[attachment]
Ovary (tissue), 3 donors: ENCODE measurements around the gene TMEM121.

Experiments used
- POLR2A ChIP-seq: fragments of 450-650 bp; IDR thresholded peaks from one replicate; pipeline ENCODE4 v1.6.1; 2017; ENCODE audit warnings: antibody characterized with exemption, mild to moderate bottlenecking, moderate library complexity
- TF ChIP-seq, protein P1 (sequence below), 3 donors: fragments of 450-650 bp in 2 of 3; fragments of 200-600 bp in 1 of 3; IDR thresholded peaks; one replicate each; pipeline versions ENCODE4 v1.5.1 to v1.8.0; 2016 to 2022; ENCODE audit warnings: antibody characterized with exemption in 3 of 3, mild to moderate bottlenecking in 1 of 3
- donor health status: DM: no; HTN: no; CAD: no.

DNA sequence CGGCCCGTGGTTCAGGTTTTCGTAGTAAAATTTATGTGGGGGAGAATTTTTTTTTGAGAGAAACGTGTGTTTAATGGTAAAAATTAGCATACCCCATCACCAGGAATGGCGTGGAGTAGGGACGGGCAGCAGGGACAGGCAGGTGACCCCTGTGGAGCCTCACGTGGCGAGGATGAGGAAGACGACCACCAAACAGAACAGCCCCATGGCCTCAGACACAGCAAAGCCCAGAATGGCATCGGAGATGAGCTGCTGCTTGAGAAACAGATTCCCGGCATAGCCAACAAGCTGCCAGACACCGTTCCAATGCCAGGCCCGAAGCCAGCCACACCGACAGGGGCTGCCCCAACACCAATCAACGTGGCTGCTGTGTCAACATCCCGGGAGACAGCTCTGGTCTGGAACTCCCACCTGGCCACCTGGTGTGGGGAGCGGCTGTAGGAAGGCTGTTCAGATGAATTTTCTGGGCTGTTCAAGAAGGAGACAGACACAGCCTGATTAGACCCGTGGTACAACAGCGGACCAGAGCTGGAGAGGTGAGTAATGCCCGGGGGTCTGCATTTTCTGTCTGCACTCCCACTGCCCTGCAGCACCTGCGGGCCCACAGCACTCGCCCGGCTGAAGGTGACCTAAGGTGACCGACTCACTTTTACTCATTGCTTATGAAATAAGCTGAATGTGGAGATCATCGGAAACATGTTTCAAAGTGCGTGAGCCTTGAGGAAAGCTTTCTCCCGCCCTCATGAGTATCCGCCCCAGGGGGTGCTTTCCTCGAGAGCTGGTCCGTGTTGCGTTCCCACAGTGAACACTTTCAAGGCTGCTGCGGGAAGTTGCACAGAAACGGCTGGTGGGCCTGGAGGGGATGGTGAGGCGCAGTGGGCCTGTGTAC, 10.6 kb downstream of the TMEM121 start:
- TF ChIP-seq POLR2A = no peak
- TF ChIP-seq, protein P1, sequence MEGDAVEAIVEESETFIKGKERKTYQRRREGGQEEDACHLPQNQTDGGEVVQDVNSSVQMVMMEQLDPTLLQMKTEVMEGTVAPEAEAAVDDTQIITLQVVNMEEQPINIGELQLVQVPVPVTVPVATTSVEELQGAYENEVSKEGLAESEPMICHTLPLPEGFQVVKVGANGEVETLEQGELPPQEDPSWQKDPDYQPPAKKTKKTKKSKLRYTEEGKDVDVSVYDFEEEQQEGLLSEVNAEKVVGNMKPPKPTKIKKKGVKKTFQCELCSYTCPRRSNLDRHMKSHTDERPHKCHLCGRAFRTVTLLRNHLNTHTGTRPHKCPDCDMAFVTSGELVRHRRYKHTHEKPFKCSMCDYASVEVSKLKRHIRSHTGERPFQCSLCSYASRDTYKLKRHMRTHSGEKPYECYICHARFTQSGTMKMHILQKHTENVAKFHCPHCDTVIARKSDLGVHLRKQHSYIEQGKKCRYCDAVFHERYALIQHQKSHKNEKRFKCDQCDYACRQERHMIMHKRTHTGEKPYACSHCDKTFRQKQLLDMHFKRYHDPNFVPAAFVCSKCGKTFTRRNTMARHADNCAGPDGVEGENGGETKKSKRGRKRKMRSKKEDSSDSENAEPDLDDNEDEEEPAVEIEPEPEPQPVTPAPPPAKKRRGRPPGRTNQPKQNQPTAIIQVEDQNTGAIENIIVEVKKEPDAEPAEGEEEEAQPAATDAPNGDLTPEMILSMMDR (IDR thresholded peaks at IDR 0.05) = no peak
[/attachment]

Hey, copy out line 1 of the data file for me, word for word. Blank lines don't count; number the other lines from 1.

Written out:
Ovary (tissue), 3 donors: ENCODE measurements around the gene TMEM121.